After seeing the movie Inception, I seriously doubted that anything could ever bend my brain into a bigger pretzel, twist my mind around a story, and leave me wondering what the heck happened? Then I read Mr. Peanut. Author Adam Ross has written what has to be one of the most mind-boggling novels, combining elements of suspense, romance and horror into a story that I will never forget.
Ross deftly creates an intricate web of a story about marriage, murder and redemption revolving around two actual deaths, past and present: that of a doctor named Sam Sheppard, who was imprisoned for his wife’s murder, a murder he is not sure he committed; and that of a writer named David Pepin, whose unfinished novel about murdering his wife takes on a life of its own and throws him into the suspect pool as well. Intercut through these often emotionally brutal tales of love, marriage and madness is the presence of a small man named Mobius, who knows the truth about Pepin and who alone has the power to “finish” Pepin’s novel and hold life and death in his hands.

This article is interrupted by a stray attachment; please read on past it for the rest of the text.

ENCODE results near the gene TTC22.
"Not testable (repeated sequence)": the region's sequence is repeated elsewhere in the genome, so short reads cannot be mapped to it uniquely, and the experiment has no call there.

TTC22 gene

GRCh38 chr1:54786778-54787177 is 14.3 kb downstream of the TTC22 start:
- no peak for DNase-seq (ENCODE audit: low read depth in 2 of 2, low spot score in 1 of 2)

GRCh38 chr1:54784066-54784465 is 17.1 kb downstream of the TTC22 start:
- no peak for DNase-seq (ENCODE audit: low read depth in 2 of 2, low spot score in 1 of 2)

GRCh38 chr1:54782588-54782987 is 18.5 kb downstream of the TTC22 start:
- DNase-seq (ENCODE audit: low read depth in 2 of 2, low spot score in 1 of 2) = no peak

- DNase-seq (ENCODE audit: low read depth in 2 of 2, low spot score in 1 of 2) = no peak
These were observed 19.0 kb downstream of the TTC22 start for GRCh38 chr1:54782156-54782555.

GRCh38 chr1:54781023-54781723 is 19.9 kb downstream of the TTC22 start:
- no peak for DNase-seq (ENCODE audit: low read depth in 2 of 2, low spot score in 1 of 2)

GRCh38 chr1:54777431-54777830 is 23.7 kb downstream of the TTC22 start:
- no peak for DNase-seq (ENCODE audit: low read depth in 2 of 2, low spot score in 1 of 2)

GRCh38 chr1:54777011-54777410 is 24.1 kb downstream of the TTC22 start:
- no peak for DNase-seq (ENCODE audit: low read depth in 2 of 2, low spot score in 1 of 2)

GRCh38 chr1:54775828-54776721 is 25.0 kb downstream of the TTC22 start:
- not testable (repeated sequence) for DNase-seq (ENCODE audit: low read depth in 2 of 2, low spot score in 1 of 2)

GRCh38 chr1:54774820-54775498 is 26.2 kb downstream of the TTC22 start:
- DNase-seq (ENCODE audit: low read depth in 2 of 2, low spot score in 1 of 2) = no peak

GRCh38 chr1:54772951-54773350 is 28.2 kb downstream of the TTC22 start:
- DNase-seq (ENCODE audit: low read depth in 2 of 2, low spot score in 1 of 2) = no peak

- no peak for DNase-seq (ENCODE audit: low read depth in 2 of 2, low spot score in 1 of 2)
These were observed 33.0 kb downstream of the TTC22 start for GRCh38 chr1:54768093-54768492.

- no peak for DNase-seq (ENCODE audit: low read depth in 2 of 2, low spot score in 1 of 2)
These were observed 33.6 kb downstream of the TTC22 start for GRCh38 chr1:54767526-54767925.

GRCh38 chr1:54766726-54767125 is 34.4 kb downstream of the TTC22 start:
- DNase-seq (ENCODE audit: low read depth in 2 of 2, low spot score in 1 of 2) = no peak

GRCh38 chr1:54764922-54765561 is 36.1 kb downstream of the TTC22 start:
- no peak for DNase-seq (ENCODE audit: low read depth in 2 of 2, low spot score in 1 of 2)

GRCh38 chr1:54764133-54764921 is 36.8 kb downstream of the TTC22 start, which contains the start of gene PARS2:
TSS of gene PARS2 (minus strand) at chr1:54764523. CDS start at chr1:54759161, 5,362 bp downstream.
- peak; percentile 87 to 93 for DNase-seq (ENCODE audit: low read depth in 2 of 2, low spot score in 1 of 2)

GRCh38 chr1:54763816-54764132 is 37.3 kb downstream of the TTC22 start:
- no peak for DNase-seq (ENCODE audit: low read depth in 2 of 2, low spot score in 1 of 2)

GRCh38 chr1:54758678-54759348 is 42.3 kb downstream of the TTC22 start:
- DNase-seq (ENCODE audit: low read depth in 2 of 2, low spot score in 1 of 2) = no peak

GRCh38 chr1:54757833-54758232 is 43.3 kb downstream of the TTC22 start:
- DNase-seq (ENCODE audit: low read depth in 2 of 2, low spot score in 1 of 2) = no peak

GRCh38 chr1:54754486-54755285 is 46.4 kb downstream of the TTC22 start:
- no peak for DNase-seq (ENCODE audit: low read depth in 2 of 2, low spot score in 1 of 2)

Stephen King stated that this book gave him nightmares, and it very well should. It has a dark and sinister undercurrent even as it examines such things as marital love and infidelity, our innermost thoughts and desires, and how often we get what we wish for - then wish we hadn’t wished for it in the first place.
The writing is fluid, powerful, and at times provides some profound insights into the nature of marriage and the will for freedom that every spouse experiences at some point in the duration of a marriage - all set to a murder story that leaves you guessing and guessing and guessing, long after you close the book.
I won’t tell you who or what Mr. Peanut is. I think I know, but again, the author provides us with a web of possibilities. Suffice it to say that this novel kept me up at night, drawn into a world that takes the human heart and dissects it out in the open, bloody and beating, for all to see.